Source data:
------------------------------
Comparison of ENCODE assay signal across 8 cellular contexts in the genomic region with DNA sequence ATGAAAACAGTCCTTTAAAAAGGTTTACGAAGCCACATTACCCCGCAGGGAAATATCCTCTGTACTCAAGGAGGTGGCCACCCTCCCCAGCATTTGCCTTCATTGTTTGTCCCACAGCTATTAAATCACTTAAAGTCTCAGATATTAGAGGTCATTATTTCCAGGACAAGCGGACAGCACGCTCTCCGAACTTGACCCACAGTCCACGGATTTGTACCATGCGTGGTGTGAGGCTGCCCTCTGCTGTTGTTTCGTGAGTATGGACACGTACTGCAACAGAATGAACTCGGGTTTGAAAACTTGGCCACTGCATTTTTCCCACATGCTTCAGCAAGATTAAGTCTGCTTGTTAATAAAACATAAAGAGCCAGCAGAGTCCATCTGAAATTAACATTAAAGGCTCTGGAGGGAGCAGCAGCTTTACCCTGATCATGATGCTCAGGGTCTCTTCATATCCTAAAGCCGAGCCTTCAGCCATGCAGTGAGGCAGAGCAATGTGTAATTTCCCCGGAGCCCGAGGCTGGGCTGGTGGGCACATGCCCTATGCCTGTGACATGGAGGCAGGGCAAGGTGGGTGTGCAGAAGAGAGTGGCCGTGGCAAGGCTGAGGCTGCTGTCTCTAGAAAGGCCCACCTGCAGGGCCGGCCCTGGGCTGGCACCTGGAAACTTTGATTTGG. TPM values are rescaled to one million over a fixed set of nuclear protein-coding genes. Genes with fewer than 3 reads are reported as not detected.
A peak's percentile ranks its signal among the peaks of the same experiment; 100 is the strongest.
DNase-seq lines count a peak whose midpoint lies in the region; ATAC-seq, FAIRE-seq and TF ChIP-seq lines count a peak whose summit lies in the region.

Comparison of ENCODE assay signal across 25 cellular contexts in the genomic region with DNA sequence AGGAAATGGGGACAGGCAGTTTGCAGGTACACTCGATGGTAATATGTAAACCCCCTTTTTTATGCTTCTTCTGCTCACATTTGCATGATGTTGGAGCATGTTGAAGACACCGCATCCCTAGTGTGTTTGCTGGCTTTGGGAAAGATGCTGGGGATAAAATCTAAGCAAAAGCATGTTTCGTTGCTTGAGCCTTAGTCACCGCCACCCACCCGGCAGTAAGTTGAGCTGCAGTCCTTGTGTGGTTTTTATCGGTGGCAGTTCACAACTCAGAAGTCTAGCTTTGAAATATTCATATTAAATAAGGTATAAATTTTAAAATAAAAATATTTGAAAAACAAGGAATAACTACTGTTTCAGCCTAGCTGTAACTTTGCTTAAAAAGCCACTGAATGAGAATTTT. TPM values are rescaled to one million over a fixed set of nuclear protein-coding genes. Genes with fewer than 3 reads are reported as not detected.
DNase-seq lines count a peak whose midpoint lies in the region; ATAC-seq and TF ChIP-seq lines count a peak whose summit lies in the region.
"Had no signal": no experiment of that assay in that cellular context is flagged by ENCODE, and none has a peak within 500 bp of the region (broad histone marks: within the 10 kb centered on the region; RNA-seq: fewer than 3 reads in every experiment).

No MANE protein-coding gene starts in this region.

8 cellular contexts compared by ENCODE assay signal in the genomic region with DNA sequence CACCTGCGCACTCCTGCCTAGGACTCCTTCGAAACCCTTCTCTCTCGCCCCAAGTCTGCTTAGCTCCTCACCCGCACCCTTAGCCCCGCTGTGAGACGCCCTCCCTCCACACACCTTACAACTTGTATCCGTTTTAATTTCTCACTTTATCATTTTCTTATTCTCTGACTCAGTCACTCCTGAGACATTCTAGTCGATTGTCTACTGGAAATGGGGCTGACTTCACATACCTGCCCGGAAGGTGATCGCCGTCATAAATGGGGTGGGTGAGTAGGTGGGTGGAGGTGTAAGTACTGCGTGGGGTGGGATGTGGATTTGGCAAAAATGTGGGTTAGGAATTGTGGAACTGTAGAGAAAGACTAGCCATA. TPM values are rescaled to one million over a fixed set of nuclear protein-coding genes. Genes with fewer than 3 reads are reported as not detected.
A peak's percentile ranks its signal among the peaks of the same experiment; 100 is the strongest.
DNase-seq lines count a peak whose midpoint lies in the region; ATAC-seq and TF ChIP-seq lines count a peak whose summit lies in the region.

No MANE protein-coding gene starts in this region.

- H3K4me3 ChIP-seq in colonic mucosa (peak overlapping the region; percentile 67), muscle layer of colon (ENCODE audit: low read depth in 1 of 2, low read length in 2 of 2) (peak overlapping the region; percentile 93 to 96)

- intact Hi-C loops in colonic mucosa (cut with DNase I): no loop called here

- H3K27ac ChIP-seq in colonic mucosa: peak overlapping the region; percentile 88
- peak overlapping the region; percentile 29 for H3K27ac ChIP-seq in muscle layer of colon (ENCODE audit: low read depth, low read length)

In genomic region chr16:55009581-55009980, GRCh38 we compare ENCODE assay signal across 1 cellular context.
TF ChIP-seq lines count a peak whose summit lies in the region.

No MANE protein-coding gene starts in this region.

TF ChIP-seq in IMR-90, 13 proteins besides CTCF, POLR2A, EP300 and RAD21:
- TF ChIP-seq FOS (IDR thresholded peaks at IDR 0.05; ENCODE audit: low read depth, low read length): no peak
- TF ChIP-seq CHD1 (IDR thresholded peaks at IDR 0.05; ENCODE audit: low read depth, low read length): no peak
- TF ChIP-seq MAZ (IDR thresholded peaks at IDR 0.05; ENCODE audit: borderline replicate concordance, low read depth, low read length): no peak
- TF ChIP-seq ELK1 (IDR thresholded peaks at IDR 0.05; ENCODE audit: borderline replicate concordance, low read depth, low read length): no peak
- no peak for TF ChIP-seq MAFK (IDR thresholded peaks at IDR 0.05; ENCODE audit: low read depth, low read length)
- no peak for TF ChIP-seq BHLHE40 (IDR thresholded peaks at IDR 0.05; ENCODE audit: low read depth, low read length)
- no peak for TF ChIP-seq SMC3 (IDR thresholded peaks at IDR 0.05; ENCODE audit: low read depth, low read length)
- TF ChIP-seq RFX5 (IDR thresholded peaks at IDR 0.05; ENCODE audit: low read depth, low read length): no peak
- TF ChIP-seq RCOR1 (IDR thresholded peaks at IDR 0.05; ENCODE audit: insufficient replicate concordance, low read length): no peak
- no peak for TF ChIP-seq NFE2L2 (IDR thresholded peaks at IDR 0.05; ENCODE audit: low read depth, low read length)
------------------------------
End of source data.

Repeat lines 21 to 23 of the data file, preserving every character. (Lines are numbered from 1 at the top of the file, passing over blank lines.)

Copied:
- TF ChIP-seq CHD1 (IDR thresholded peaks at IDR 0.05; ENCODE audit: low read depth, low read length): no peak
- TF ChIP-seq MAZ (IDR thresholded peaks at IDR 0.05; ENCODE audit: borderline replicate concordance, low read depth, low read length): no peak
- TF ChIP-seq ELK1 (IDR thresholded peaks at IDR 0.05; ENCODE audit: borderline replicate concordance, low read depth, low read length): no peak